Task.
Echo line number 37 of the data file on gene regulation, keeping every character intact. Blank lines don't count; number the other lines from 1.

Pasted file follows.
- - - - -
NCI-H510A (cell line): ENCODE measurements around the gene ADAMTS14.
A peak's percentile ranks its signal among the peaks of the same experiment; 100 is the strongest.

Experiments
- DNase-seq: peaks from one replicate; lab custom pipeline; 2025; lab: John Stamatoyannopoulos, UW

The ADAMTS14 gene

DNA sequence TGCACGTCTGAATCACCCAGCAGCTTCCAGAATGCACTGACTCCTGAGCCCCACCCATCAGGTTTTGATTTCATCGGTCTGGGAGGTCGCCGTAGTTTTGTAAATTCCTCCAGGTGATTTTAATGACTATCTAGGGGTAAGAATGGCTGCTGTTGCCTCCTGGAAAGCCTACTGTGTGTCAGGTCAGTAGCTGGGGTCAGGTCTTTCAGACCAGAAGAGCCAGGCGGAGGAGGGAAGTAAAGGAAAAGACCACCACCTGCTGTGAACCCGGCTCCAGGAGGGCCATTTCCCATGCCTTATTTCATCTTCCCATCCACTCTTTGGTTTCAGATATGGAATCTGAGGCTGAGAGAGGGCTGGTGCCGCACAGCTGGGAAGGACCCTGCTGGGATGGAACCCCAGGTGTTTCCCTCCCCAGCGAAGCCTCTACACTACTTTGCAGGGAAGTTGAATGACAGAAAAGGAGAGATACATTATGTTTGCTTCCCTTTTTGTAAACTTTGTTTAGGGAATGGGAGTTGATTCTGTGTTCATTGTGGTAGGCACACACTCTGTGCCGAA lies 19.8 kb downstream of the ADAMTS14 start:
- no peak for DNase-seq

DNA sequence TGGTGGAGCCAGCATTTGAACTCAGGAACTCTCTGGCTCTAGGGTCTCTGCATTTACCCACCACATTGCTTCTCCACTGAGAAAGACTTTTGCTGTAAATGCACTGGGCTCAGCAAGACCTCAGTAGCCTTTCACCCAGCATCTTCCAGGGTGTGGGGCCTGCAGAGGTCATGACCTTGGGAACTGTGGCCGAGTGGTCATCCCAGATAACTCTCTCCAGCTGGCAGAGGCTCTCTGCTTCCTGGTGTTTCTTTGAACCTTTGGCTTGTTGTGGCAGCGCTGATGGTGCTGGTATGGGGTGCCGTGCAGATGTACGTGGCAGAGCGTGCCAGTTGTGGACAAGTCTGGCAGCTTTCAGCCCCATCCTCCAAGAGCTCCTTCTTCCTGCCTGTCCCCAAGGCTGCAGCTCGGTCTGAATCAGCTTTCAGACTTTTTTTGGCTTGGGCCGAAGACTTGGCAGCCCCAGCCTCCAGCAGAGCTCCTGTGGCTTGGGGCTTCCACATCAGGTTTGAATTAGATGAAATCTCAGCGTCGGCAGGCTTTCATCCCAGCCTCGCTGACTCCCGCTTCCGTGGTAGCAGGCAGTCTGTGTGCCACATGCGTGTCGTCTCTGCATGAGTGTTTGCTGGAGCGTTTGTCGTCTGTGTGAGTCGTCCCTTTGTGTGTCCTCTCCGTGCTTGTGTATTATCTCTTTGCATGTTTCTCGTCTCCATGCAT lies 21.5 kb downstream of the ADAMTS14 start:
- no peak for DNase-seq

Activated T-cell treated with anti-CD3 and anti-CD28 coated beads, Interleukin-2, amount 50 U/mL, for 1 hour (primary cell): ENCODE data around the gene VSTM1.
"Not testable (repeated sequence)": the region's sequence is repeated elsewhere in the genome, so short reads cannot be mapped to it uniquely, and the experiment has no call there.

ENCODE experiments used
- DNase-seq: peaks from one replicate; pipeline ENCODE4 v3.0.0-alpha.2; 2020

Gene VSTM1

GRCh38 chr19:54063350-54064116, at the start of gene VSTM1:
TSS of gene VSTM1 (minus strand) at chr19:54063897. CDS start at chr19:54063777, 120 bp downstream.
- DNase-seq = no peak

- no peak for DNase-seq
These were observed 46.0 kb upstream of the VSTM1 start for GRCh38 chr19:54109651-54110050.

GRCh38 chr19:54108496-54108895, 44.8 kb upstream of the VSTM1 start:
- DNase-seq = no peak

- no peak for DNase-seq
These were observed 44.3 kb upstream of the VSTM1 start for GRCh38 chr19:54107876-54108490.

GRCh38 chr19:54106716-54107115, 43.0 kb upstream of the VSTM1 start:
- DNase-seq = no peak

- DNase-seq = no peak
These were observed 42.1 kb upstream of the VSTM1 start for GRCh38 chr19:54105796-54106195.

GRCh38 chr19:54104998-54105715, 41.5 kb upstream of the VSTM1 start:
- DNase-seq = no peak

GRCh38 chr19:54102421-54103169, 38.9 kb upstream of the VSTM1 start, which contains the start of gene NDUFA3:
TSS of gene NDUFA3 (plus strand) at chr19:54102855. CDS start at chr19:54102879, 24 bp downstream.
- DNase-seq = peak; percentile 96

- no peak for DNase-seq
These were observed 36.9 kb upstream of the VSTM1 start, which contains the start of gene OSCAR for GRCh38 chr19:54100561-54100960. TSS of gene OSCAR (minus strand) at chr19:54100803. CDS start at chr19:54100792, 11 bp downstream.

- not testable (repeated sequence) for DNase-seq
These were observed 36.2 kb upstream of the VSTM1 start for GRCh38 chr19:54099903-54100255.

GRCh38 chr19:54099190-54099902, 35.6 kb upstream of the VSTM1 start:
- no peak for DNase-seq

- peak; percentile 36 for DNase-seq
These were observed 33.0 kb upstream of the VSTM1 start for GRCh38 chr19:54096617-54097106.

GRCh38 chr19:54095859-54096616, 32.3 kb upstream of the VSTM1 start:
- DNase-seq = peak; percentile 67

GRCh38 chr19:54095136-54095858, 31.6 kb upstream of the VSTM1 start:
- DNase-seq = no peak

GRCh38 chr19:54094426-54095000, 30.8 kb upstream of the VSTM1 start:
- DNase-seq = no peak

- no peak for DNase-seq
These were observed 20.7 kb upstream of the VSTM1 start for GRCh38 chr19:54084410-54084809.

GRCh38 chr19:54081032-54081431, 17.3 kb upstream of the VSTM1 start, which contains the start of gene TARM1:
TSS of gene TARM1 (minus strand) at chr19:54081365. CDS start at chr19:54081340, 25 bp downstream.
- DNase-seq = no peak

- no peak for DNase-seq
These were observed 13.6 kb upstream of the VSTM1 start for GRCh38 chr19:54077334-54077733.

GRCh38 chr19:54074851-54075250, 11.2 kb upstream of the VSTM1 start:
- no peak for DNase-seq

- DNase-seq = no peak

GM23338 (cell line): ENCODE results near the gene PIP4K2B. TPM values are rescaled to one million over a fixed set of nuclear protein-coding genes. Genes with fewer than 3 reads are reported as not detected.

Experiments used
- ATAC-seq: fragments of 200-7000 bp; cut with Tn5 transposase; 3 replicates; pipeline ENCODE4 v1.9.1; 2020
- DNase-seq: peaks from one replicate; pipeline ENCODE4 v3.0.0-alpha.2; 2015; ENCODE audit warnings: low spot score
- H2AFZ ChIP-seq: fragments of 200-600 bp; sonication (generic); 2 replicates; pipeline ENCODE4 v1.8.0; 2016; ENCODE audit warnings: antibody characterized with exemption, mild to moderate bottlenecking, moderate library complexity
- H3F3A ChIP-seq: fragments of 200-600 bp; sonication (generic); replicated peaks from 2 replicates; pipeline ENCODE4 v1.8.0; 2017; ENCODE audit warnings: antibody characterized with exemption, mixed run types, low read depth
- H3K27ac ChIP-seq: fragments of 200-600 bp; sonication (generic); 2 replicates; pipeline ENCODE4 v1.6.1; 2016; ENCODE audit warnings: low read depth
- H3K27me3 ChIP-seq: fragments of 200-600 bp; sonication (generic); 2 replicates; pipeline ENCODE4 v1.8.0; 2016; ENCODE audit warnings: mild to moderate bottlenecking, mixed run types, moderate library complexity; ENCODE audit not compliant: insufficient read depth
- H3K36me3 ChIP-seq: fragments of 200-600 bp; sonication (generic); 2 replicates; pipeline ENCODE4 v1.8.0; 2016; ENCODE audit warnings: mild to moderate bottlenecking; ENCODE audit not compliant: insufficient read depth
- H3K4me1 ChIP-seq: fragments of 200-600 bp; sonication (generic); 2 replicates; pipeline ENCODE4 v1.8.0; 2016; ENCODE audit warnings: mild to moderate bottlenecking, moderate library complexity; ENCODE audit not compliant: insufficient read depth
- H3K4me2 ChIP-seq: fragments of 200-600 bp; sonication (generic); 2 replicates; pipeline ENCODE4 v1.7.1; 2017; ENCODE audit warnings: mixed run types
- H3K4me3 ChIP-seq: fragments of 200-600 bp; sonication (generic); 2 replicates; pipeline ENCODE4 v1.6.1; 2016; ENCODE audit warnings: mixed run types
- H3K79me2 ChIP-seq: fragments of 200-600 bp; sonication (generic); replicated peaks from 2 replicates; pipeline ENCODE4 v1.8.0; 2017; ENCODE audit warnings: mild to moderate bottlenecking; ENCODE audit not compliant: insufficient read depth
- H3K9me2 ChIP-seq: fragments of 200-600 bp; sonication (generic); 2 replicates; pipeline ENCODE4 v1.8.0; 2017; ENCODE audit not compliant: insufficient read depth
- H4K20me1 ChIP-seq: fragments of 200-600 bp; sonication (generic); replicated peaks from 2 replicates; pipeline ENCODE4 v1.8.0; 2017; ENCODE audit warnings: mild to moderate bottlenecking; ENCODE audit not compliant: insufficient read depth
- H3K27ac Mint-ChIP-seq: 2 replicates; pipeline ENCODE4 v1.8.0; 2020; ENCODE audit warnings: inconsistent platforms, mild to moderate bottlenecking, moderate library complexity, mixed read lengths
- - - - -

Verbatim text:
GRCh38 chr19:54099190-54099902, 35.6 kb upstream of the VSTM1 start: